This post is part of our definitions series on “eco-lingo” and technical terms.
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“Green roofs”, or roofs that use vegetation to retain stormwater and reduce the ‘heat island effect’ of miles of sun-absorbing rooftops, are more well-known than a related roof-type, the “blue roof”.
Blue roofs use stormwater capture devices rather than vegetation to reduce runoff levels from rooftops. Blue roofs can contribute to sustainable building design and retro-fits in a number of ways. Some blue roofs are designed to temporarily harvest and house stormwater others may divert and infiltrate or slow-release stormwater. Since areas with large amounts of impervious paved surfaces may be subject to flooding, blue roofs can reduce the risk and associated damage and expense of localized flooding.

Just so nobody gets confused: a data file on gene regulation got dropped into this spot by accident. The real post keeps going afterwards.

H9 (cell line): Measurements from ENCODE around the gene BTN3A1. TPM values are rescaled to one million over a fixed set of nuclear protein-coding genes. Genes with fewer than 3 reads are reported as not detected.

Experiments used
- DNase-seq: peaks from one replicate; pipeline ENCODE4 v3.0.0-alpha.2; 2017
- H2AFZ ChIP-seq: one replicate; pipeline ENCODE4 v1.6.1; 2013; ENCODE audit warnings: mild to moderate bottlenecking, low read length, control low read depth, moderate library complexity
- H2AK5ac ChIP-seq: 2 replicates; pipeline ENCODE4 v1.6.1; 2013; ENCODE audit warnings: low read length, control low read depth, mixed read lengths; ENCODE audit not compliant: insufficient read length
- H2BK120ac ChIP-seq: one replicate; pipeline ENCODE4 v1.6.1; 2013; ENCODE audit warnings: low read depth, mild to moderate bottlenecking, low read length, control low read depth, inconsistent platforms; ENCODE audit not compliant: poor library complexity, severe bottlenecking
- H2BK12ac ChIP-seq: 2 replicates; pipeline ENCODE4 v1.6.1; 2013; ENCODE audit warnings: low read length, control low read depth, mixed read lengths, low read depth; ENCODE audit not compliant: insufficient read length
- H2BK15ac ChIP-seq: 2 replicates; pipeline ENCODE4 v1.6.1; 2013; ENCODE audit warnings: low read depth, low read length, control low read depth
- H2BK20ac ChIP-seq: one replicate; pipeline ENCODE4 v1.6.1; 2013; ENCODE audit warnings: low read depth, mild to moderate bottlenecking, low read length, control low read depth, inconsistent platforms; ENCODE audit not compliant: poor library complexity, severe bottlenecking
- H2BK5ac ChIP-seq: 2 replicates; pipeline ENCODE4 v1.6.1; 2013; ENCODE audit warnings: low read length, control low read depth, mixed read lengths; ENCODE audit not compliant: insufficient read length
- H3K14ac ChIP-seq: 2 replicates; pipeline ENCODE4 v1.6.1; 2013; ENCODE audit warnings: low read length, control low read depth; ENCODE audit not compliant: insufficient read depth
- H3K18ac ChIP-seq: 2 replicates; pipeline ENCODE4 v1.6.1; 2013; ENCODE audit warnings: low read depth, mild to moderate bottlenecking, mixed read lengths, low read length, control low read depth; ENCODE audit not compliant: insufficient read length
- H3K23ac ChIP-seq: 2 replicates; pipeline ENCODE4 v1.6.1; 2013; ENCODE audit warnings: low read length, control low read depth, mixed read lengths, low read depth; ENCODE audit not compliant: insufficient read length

Blue roofs can also be employed strategically to avoid over-burdening combined sewage systems that are in danger of overflow and discharge into water bodies during storms.
New York City unveiled a new Green Infrastructure Plan in September that will employ blue roofs among its strategies to reduce sewage overage a target 40% by the year 2030.
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What exactly does “sustainability” mean? How about “green”, “eco” or “environmentally friendly”? The truth is that these terms are just vague enough to mean many different things to many different people. With the staggering array of “green” products, ‘lifestyles’ and concepts being promoted by marketers and environmentalists alike (as well as the necessary coining of new terms to match new ideas) our definition series aims to make sense of the rising tide of “eco-lingo” and technical terms.